Many Americans complain their incomes are not rising fast enough to offset inflation. The press and politicians echo this view and have declared it a major problem. In addition, some workers are distressed that compensation (wages and salaries plus benefits and bonuses) are not keeping up with the gains in labor productivity.
But is it true? To find the answer we have to go to the data. This is like wrestlers going to the mat. It’s a sweaty business of getting knocked around until you are dizzy, exhausted, banged up and unsure what happened.
Fortunately, the U.S. Bureau of Labor Statistics is there to answer our questions. Their latest data lets us compare the third quarter of 2014 with the same quarter a year earlier. We’ll look at non-farm business — that portion of the economy responsible for about 74 percent of Gross Domestic Product (GDP). To do that we exclude farming, government, nonprofit institutions and private households.
On this year-over-year basis, hourly labor compensation rose by 2.2 percent. After adjusting for inflation, real hourly labor compensation grew by only 0.4 percent. For a worker making $20 per hour, that’s a gain of eight cents or $3.20 for a 40-hour week.
Real output in the non-farm business sector rose by 3.1 percent in this period. The number of hours worked to produce that output increased by 2.1 percent. That means labor productivity (output divided by labor hours) increased 1 percent.
Some people, including many in the labor movement, argue that such an increase in labor productivity should be rewarded by a comparable increase in real wages. If you produce more you should earn more buying power.
This noble ideal does not mesh with reality. More than labor is involved in producing goods and services. For two centuries, we’ve increased uses for machinery. Owners of that equipment and the people who make it expect to see their share of rewards in those productivity gains. There are payments to be made to those who supply energy. Managerial innovation likewise enhances worker productivity (think of the assembly line) without increasing labor hours.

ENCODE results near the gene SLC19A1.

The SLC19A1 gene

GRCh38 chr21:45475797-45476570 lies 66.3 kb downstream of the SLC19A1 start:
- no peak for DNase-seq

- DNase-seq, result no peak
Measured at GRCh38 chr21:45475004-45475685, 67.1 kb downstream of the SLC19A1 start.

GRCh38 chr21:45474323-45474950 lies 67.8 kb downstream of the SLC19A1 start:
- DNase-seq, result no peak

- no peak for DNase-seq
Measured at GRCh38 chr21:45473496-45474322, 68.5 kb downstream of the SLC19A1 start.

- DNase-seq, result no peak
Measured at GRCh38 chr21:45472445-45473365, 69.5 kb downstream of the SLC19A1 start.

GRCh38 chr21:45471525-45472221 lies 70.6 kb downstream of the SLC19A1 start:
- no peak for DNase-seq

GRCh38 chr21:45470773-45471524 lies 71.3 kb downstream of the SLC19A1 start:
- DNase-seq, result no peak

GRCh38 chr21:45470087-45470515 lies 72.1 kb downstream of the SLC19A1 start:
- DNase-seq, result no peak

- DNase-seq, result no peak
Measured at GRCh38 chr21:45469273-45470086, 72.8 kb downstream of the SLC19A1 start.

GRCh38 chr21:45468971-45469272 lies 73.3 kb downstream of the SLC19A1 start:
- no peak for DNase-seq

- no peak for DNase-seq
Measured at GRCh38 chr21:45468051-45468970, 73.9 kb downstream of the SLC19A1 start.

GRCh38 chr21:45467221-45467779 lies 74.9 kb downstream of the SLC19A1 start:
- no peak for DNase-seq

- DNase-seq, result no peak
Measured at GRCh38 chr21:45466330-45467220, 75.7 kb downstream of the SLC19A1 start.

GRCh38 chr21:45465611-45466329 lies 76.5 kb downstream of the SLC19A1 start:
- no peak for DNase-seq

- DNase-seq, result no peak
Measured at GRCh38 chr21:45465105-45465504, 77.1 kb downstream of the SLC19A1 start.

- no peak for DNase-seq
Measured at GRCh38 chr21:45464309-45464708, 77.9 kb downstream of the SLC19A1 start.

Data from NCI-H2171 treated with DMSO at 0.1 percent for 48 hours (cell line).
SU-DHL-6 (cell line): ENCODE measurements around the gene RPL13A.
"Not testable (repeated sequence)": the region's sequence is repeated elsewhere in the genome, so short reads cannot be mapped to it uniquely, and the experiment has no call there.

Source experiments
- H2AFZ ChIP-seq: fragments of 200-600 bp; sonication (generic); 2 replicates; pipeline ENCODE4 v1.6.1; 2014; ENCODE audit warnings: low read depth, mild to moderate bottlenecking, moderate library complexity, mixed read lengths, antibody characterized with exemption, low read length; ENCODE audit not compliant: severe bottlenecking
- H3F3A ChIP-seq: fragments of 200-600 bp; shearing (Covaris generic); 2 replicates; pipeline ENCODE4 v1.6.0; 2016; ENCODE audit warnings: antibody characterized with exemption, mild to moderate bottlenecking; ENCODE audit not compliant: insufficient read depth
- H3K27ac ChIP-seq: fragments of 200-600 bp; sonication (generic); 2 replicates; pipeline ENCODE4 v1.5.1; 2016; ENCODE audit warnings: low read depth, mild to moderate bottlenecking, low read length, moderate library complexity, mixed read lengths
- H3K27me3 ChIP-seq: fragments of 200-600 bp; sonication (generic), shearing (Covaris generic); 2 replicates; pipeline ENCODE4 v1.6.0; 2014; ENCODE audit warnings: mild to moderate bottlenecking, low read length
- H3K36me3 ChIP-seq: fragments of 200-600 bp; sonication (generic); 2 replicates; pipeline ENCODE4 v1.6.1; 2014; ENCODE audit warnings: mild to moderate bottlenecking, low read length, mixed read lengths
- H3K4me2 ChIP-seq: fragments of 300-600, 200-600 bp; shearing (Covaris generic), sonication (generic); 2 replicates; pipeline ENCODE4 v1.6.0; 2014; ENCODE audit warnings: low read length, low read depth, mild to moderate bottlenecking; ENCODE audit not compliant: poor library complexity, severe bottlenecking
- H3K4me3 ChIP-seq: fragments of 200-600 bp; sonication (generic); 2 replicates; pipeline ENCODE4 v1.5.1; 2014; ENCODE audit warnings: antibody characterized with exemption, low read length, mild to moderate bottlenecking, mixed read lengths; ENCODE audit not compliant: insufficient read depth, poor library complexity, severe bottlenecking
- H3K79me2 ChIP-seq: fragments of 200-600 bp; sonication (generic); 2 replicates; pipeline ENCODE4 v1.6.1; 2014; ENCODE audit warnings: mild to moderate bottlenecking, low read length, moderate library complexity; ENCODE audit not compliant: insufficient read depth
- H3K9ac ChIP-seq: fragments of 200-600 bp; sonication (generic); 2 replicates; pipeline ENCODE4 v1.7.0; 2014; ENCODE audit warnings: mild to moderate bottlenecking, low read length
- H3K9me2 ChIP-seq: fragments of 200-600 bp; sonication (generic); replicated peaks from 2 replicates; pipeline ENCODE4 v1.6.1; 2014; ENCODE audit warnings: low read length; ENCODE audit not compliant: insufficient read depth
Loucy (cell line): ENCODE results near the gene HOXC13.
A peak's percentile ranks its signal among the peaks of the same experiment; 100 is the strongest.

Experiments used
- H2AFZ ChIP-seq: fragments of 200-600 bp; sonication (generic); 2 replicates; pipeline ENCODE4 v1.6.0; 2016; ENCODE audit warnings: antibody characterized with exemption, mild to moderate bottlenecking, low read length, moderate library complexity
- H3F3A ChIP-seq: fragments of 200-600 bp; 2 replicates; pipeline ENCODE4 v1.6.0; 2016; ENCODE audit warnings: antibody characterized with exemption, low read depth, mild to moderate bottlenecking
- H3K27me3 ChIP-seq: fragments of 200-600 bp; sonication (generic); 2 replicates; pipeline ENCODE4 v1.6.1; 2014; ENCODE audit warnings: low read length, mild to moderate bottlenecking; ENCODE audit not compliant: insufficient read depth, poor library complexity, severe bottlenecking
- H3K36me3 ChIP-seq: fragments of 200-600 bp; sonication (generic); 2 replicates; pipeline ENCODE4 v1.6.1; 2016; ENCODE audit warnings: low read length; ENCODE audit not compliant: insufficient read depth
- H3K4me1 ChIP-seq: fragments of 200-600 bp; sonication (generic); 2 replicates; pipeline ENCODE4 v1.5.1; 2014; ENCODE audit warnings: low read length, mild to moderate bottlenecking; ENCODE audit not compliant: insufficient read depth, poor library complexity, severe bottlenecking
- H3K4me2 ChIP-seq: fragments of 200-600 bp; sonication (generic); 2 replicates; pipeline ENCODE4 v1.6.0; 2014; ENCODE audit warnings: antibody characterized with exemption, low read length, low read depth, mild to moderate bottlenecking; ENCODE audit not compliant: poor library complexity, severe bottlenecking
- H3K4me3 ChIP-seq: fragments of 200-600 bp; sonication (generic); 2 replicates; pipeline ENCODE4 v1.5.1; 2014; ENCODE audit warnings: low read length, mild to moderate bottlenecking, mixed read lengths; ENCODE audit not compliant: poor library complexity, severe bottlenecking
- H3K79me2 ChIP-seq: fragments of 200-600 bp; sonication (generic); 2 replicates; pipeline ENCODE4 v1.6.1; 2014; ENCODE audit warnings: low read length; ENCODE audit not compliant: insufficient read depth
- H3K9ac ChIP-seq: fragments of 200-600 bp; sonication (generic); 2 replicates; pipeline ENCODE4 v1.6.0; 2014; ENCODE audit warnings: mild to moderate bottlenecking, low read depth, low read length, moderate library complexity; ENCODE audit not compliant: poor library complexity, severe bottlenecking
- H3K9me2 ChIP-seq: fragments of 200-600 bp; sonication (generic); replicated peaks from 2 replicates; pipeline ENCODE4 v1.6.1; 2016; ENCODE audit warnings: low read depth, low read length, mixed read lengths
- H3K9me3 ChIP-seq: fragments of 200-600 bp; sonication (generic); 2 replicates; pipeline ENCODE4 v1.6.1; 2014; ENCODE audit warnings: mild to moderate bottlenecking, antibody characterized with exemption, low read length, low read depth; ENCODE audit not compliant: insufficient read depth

Most importantly, an hour of labor today is not necessarily equal to an hour of labor yesterday or 10 years ago. Today’s workers may know more about how to produce goods and services, to work with machinery, to be efficient when employing energy, (including bonuses) and to adapt to management changes.
The standard measure of labor productivity (real output divided by hours of labor input) is a number of decreasing usefulness. To link that number with real compensation is an error made too often. If increasing education raises output, without raising hours of work, then wages should rise as a payment for what economists call “human capital.”
We need to use different measures to answer that ancient question: “What is a just wage?”